It is said that if you have asthma, you probably be smoking. Not only can smoking worsen asthma symptoms, but lack of sleep can also increase the risk of asthma, a new research study suggests.

Asthma & Facts

Asthma, known as a reactive airway disease, is a lung disorder that affects around 20 million people in the United States of America, according to the clinical data. Asthma symptoms occur when the airway becomes inflamed and cause difficulty in breathing. The lung disorder could be the result of environmental factors such as an increase in exposure to pollution or indoor allergens. There is a higher risk of developing asthma if a member of a family has it. Whatever causes asthma, it is a life-threatening condition that must be carefully managed.

The Link between Asthma and Sleep

It makes sense that having a common respiratory condition can make it difficult to get high-quality sleep.

A research study found that those who have sleepless nights are more prone to have breathing issues. The study found that a lack of sleep triples the risk of developing airway disease. Scientists found insufficient rest causes change to accumulate, affecting the airways in the lungs. Yes, you have heard it right that sleepless nights can trigger asthma in adulthood.

Lack of Sleep Increases the Risk of Asthma

The risk rises increases three times among those who regularly have difficulty sleeping. People with this chronic lung disorder often suffer from nighttime wheezing, breathlessness, and coughing, that mostly disturb the sleep. Since the lung disorder tends to constrict the airways in the lungs, it can ultimately result in nighttime wheezing, coughing and shortness of breath. All of these make it hard to fall asleep or may cause you to wake up in the middle of the night. Those people who are suffering from nocturnal asthma, a type of asthma with symptoms chest tightness, coughing, shortness of breath, and wheezing. This condition makes sleep impossible and leaves you feeling tired and irritable during the day.

It is also believed that certain changes occur in the body at night, which are part of the natural circadian rhythm. During asthma, the airways become slightly inflamed and close up a little, and airflow decreases. The condition will be worsened when the bedroom might also be full of allergens like pet dander and dust mites. These allergens can irritate airways of an asthma patient whenever he/she gets into bed.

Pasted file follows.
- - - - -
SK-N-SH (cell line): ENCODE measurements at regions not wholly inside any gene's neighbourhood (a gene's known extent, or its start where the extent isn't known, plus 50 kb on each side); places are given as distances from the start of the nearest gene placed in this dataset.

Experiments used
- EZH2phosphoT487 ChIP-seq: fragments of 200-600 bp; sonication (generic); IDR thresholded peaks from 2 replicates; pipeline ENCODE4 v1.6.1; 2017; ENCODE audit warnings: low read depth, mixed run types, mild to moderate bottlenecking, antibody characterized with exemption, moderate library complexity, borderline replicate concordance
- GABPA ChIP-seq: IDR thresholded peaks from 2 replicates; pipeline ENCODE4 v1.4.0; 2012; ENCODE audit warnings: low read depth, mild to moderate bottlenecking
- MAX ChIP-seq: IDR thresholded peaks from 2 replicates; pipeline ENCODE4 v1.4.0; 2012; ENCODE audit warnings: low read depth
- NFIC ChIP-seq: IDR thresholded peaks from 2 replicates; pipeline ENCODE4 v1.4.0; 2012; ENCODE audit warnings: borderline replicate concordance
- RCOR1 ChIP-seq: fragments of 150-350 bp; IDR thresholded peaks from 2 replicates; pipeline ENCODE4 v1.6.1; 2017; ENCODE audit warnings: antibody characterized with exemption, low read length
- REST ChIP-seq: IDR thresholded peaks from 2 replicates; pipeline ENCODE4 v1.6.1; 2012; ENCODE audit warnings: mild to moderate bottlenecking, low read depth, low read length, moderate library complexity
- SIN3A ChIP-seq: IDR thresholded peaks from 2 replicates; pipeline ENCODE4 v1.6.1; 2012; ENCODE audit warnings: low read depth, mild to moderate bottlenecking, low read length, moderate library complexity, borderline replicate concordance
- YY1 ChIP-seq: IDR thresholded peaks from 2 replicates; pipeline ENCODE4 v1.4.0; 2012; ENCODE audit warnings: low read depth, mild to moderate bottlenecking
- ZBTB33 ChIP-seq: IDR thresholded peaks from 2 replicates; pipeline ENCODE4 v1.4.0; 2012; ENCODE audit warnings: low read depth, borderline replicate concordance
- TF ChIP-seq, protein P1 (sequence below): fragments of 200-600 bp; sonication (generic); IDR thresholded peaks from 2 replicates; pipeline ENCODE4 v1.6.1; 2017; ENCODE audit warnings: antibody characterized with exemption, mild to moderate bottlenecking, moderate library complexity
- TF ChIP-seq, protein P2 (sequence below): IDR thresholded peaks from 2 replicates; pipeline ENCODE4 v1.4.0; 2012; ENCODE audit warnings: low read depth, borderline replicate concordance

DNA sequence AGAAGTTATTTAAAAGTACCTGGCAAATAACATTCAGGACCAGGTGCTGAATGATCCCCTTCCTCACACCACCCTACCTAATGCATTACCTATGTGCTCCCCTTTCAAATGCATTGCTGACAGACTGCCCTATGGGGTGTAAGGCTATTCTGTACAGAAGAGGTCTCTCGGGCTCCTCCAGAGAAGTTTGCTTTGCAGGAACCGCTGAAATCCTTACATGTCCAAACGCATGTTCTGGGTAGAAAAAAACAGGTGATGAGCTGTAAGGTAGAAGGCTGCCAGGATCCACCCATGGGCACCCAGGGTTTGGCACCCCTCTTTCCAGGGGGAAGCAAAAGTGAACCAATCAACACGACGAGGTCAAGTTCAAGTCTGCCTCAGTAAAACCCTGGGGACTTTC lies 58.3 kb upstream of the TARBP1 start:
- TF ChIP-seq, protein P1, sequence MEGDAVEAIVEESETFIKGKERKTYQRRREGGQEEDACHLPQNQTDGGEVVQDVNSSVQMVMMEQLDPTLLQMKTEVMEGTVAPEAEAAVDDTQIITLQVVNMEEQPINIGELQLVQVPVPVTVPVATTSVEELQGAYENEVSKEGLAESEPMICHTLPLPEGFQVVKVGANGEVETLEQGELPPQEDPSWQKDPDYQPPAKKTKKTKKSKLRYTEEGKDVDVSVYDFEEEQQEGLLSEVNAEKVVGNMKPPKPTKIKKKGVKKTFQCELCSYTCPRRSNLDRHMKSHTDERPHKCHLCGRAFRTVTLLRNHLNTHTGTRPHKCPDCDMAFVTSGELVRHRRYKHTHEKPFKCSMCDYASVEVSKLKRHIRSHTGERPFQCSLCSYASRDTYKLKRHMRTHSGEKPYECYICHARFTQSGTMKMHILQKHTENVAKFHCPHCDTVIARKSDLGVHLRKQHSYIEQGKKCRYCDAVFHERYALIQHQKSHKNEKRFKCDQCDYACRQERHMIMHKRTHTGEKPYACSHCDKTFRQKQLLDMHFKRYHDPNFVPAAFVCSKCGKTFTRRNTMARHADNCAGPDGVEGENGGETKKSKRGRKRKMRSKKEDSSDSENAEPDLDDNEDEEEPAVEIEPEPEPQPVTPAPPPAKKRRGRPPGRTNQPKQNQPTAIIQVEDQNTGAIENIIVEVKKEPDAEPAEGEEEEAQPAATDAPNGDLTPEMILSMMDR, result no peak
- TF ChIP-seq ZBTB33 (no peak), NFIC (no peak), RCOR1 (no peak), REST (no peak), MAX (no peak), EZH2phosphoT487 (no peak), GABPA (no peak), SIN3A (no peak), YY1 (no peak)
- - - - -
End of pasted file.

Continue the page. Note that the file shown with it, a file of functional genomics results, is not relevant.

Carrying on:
The connection between sleep issues and asthma, unfortunately, is strong. Asthma can cause sleep problems, and sleep disturbances can worsen asthma symptoms. Sleep apnea, a condition in which breathing repeatedly stops and starts may occur. However, it is still not known why people with asthma have a higher chance of developing sleep apnea.

Asthma Care Tips

If you have had this chronic lung disorder, you don’t need to worry. You will be able to stop these endless nights of poor sleep.  Follow these simple asthma care steps and you might be able to get rid of asthma symptoms.

  • Firstly, remove all the allergens including pet dander, pollen, and dust mites from the bedroom.
  • Make sure that you are properly following your asthma treatment that is taking asthma medications regularly. An asthma patient is not allowed to miss his/her asthma medicine at any cost otherwise worsening of symptoms can happen.
  • For a complete asthma cure, take the medicines as your doctors recommend to keep inflammation down.
  • You must talk to your doctor about whether your asthma medicine is long lasting to keep working through the night until morning.

Asthma has also been linked to increased risk of developing a wide range of life-threatening health complications, including diabetes, heart disease, and cancer.

Conclusion

Getting a better night sleep should be taken as a health priority by every individual. Moreover, the second one should be losing extra pounds to stay fit. Regularly take your prescribed asthma medications to reduce asthma symptoms.

The following two tabs change content below.

Steve Marc

Steve Marc is a professional in the health, nutrition and diet industry.